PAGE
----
Le Petit Palais in Paris presents Paris 1900, La Ville Spectacle from April 2nd to August 17th, 2014. This will allow visitors to share in the splendor of La Belle Époque (Beautiful Age).
With the end of the lingering depression, La Belle Époque began at the end of the Franco-Prussian War in 1871 to the beginning of World War I. The “Golden Age,” celebrated the “sheer elegance” of Parisian women and haute couture was established. It was a time rejoiced by the Parisian bourgeoisie and the middle class who simply lived for beauty and the arts, a time of joie de vivre (joy of living). Masterworks in literature, music, art and theater garnered distinction during this period.
However, La Belle Époque was not only a time when art and entertainment flourished; it was also a period of sanguinity when the majority of Parisians had no awareness of what was just ahead of them, and poverty still thrived for the underclass.
The Le Petit Palais structure sits on the right bank of the Seine, in the shadow of the Le Grand Palais. In the Beaux art style, Charles Girault designed what was supposed to be a temporary structure for the 1900 Exposition Universelle. However, Parisians embraced the building, and did not want it torn down. Currently, Le Petit Palais is the Paris Museum of Fine Arts, and a fitting venue for the spring exhibition.
The 1900 Exposition Universelle heralded the arrival of the 20th century with a cultural, industrial and culinary celebration in Paris with approximately 50 million visitors flocking to the spectacular event.
This current Paris exhibition intends to highlight six exhibition areas, housing 600 exhibits including sculptures, paintings by artists like Pierre-Auguste Renoir and Henri de Toulouse-Lautrec, films, photographs and posters that captured the vibrancy from this modern-day era.
The first pavilion has been designated, Paris, Window on the World in reference to the 1900 Exposition Universelle, the inspiration of Christophe Leibault, director of Le Petit Palais, for the exhibition. Art Nouveau was an artistic style that emerged from this period, and the second pavilion will be dedicated to artists like Art Nouveau painter, Alphonse Mucha, recognized for his distinctive poster designs. Works from the French glass designer, Rene Jules Lalique, known for his perfume bottles, vases, chandeliers and hood ornaments, will also be on display.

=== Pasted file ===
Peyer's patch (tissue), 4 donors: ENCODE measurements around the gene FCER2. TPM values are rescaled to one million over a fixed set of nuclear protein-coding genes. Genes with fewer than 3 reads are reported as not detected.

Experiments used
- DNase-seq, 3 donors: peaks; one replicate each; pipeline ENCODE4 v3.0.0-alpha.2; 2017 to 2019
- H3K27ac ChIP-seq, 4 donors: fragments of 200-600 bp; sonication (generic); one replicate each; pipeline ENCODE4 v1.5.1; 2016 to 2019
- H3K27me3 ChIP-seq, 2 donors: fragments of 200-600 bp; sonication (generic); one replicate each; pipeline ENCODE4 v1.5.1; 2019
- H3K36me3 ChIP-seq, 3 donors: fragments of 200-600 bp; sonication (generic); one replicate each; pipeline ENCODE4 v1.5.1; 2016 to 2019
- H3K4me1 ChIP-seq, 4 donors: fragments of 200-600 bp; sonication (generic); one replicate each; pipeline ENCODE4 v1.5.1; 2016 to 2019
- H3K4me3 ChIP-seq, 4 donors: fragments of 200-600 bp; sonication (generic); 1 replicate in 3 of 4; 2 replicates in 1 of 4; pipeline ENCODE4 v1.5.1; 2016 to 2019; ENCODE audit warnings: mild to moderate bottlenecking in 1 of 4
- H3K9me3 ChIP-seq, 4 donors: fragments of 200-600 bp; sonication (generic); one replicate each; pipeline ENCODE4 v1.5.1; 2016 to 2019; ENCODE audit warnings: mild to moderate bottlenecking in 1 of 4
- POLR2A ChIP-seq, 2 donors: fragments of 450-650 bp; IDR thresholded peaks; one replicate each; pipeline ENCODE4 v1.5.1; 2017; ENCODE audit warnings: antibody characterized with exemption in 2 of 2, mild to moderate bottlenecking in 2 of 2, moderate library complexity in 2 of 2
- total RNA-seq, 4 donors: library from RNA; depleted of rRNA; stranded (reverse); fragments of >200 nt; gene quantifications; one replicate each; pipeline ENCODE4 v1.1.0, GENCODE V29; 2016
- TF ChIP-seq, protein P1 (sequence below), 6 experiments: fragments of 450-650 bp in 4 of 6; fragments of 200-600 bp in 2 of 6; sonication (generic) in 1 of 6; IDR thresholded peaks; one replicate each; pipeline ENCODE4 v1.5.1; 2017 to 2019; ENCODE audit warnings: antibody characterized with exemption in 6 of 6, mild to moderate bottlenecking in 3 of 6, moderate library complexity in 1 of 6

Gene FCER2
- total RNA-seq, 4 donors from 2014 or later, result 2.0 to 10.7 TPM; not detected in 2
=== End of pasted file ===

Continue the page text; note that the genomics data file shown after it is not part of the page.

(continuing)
The third pavilion will highlight fine arts with works by French Impressionist painter Claude Monet, Post-Impressionist painter Paul Cezanne, Emile Bernard and Pierre-Auguste Renoir. The exhibition’s fourth section will display fashion consisting of the avant-garde and innovative designs of French fashion designer, Jeanne Paquin and from the fashion houses of the chic shopping street of Rue de la Paix and Palais Galliera.
The last two sections will feature entertainment from that era in Paris incorporating opera and theatre, films to circus acts and cabaret. In hotspots like the Folies Bergere, Moulin Rouge and Le Chat Noir, Parisians drank absinthe and gaily watched the can-can dancers. Dancers like Jane Avril and La Goulue were also in the spotlight, and often featured on posters by Toulouse-Lautrec. It was during this time that Sara Bernhardt was charismatic in Les Amours de la Reine Elisabeth and Jeanne Dore.
A section of the exhibit will focus on brothels and prostitution. However, even if there was a darker side to Paris, it was still considered the “city of both luxury and recreation” for everyone.
by Dawn Levesque